Mark 6:45 (AV)
he constrained² his disciples³
to get into the ship,
and to go⁴ to the other side⁵
before⁴ unto Bethsaida⁶,
while⁷ he sent away⁸ the people⁹.
²) To compel, drive to.
⁴) To go before, preceding.
⁵) Beyond, on the other side.
⁶) The name is of Aramaic origin and means “house of fish”. It is a small fishing village on the west shore of Lake Gennesaret, home of Andrew, Peter, Philip and John.
⁷) Till, until.
⁸) To let go, dismiss, to bid depart, send away.
⁹) The crowd, the multitude.
And at once He insisted that the disciples get into the boat and go ahead of Him to the other side to Bethsaida, while He was sending the throng away. [AMP] Immediately he made his disciples get into the boat and go before him to the other side, to Bethsaida, while he dismissed the crowd. [ESV] And straightway he constrained his disciples to get into the ship, and to go to the other side before unto Bethsaida, while he sent away the people. [KJV] Immediately Jesus made his disciples get into the boat and go on ahead of him to Bethsaida, while he dismissed the crowd. [NIV] Immediately after this, Jesus made his disciples get back into the boat and head out across the lake to Bethsaida, while he sent the people home. [NLT] Immediately He made His disciples get into the boat and go before Him to the other side, to Bethsaida, while He sent the multitude away. [NKJV]
Some further information:
The faithful servants of God after their labour are subject to a great tempest which Christ, being present in power although absent in body, moderates in such a way that He brings them to a happy haven, at such time and by such means as they did not expect: A graphic image of the Church tossed to and fro in this world.
A very new part begins with this verse (Mark 6:45-56).
Mark tells us about a miracle that took place on the Sea of Galilee (cf. Matthew 14:22-36; John 6:16-21).
With the word ‘eutheos’, which is so characteristic of him, (meaning immediately), the evangelist connects this part with the preceding one (cf. Matthew 14:22).
After the event of the feeding of the five thousand (Mark 6:30-44), Jesus again sought silence (Mark 6:46). When that special meal was over, He forced His disciples to get into the ship immediately.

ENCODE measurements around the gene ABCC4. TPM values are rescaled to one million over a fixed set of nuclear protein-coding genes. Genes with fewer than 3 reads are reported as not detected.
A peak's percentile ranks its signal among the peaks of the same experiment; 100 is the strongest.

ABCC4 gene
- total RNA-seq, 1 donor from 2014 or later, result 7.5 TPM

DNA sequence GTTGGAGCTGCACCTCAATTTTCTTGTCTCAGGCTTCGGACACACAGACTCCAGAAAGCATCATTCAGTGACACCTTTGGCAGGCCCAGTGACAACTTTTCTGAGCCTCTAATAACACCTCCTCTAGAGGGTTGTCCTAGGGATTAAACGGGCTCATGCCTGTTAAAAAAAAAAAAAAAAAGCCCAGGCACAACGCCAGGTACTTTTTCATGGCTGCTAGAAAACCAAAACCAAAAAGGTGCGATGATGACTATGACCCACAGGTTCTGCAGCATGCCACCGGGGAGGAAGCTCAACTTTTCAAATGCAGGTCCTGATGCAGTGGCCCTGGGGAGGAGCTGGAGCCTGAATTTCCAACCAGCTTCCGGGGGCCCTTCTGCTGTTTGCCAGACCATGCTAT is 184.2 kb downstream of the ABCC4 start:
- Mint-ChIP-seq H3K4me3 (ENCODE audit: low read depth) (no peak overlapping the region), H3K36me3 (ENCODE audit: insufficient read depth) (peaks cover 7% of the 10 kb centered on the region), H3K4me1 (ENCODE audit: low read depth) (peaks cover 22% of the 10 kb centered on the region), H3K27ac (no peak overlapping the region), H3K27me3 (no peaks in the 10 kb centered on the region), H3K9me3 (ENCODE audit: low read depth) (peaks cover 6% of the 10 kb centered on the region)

It had already become dusk (Mark 6:35) and a new field of activity awaited Him (see Mark 6:53-56). They had to sail in the direction of Bethsaida. He Himself would follow as soon as He dismissed the crowd (compare John 6:15).
But only after a few detours Jesus and his disciples would arrive in Betsaida. (Mark 8:22).
The word “constrained” implies reluctance on their part, perhaps from unwillingness to part with their Master and embark at night, leaving Him alone on the mountain.
Go to the other side before unto Bethsaida.
John ( John 6:17 ) says, “went over the sea towards Capernaum.”
Capernaum was the ultimate point to be reached; but on the way there they were to sail along the coast in a northwest direction, and touch at Bethsaida of Galilee ( John 12:21 ), take into the boat Jesus, who would go there by land, and then sail southwest to Capernaum.
The meaning of the name Bethsaida is “House of fish”.
- Bethsaida was a town in Galilee, on the west side of the sea of Tiberias, in the “land of Gennesaret.” It was the native place of Peter, Andrew, and Philip, and was frequently resorted to by Jesus (Mark 6:45; John 1:44, 12:21)
It is supposed to have been at the modern ‘Ain Tabighah, a bay to the north of Gennesaret.
- Bethsaida was a city near which Christ fed 5,000 (Luke 9:10; comp. John 6:17; Matthew 14:15–21, and where the blind man had his sight restored Mark 8:22. It was located on the east side of the lake, two miles up the Jordan. It stood within the region of Gaulonitis, and was enlarged by Philip the tetrarch, who called it “Julias,” after the emperor’s daughter.
Or, as some have supposed, there may have been but one Bethsaida built on both sides of the lake, near where the Jordan enters it. Now the ruins et–Tel.
While he sent away the people
“the multitude.” His object in this was to put an end to the misdirected excitement in His favor ( John 6:15 ), into which the disciples themselves may have been somewhat drawn.
× 0 ×